Vendetta, the new book by Seattle Times writer James Neff, begins on the day that many have characterized as the moment when America lost its innocence. Attorney General Robert Kennedy has just enjoyed a picnic lunch on an unseasonably warm November day in Washington DC. Teamsters president Jimmy Hoffa is finishing a meal in a Miami restaurant. Both men are approached with news: President John F. Kennedy has been shot; he’s likely either dead or is about to die.
Kennedy reacts about the way you’d expect a man to when confronted with the murder of his beloved older brother, his boss, and his president: he’s speechless, stricken. Meanwhile, in Miami, Hoffa stands and cheers JFK’s death, adding, “I hope the worms eat out his eyes.” In a modern movie, this scene would be too much — who would possibly cheer the death of a popular young president in public? — but you have to remember that this was a very different America.
The truth is, America didn’t lose its innocence on the day JFK was assassinated. No nation is innocent. What happened was one America died and another one was born. This sounds dramatic, but it’s not; it happens all the time. I’ve lived through at least four American deaths and rebirths in my lifetime — the Berlin Wall falling, 9/11, the election of Obama, the Ferguson riots. You could successfully argue a dozen more such events within those same decades. What changes in those moments is the way we view ourselves and our place in the world. A previous American concept suddenly becomes alien to us, and a new course of action opens up with an imposing sense of inevitability.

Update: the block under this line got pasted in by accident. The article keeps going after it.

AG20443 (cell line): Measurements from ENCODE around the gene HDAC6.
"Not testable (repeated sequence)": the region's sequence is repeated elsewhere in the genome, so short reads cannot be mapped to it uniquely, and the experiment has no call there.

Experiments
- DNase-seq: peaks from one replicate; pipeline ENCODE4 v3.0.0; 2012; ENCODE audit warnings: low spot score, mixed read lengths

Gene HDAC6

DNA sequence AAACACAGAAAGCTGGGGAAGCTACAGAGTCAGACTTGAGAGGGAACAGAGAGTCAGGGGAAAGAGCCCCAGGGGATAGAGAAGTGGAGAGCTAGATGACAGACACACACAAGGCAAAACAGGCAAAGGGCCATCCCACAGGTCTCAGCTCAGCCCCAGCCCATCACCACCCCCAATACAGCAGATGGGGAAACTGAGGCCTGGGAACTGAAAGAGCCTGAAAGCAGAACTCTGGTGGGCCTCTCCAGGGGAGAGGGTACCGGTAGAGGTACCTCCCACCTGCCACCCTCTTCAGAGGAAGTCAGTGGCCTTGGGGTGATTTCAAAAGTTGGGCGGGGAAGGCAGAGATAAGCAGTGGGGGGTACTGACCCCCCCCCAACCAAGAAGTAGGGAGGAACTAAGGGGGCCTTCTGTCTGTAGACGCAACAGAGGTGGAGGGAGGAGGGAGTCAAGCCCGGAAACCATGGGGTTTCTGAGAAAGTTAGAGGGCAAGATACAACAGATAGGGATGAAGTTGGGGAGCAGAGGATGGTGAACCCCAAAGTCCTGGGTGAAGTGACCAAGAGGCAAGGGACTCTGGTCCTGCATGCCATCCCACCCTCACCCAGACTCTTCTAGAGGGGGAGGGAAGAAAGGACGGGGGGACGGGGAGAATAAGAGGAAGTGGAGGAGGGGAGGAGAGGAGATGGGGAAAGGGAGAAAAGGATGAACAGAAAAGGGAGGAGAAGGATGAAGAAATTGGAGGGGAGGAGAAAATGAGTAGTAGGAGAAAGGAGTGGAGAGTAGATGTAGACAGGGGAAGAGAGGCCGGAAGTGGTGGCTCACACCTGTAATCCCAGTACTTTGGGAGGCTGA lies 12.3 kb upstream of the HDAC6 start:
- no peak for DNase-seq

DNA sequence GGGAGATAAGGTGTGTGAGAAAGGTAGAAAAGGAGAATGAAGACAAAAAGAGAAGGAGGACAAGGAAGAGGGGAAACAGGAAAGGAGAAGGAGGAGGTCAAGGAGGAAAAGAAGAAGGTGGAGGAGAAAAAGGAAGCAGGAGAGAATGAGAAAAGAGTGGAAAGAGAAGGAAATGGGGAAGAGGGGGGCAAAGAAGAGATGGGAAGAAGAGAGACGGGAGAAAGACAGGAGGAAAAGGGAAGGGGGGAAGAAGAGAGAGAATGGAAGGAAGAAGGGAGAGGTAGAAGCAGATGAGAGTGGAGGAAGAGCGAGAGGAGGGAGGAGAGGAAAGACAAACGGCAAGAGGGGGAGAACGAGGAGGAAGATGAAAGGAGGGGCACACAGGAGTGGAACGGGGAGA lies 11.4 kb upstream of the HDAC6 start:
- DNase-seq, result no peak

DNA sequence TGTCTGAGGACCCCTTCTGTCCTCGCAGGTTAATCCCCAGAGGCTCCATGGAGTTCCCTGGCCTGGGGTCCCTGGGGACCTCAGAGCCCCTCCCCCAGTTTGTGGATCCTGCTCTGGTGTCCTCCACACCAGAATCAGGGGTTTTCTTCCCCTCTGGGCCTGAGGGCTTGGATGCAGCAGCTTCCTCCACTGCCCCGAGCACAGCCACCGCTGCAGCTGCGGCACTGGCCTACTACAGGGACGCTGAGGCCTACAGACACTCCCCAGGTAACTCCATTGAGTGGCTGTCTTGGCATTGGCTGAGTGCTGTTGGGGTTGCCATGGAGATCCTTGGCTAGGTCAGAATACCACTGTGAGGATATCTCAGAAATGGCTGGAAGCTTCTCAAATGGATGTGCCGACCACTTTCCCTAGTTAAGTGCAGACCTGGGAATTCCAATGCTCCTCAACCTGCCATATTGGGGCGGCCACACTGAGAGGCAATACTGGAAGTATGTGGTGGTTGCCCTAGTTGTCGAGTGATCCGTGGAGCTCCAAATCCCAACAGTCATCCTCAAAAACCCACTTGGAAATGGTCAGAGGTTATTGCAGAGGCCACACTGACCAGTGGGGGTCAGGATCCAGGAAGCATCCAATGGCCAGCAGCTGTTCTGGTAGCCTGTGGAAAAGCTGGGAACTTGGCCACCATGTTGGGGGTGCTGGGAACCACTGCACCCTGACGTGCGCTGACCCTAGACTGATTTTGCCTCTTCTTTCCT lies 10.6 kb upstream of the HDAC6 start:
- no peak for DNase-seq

In the time before JFK’s assassination, America pictured itself as the kind of place where a sufficiently large personality could accomplish anything. JFK himself was a perfect example. He was best described by his opposing truths, the public and private sides — a war hero and a philanderer, a vigorous young touch football player who was wracked at all times by indescribable pain, a principled optimist who began the long process of involving the United States in what would become the Vietnam War.
Both Robert Kennedy and Jimmy Hoffa, too, were examples of the huge personalities cultivated in America between the end of World War II and the day JFK was shot. Kennedy was young and idealistic and dogged, but he also chose his crusades carefully and was prone to long periods of melancholy. Hoffa claimed to fight tirelessly for the working man at the same time that he worked in an ostentatious palace of an office staffed by former beauty queens, paid for by the dues of those working men. Neither seemed to fully believe that the law applied to them. And they hated each others’ guts.
In Vendetta, Neff documents Kennedy’s many attempts to drum Hoffa out of the union and into jail. it’s a fascinating story, a cat-and-mouse legal thriller starring two men who couldn’t stand each other from the start. Kennedy’s pursuit of Hoffa begins in the least-exciting way possible — he’s tipped to Hoffa’s existence by a reporter, and then he begins digging in. Early on, the two men held a meeting. Hoffa hated RFK immediately for giving him “a wimpy handshake,” saying later: “I can tell how he shakes hands what kind of fellow I got. I thought, ‘Here’s a fella thinks he’s doing me a favor by talking to me.’” He loathed Kennedy’s money and aristocratic bearing. Kennedy, for his part, hated Hoffa’s showmanship, and the way he openly reveled in his power: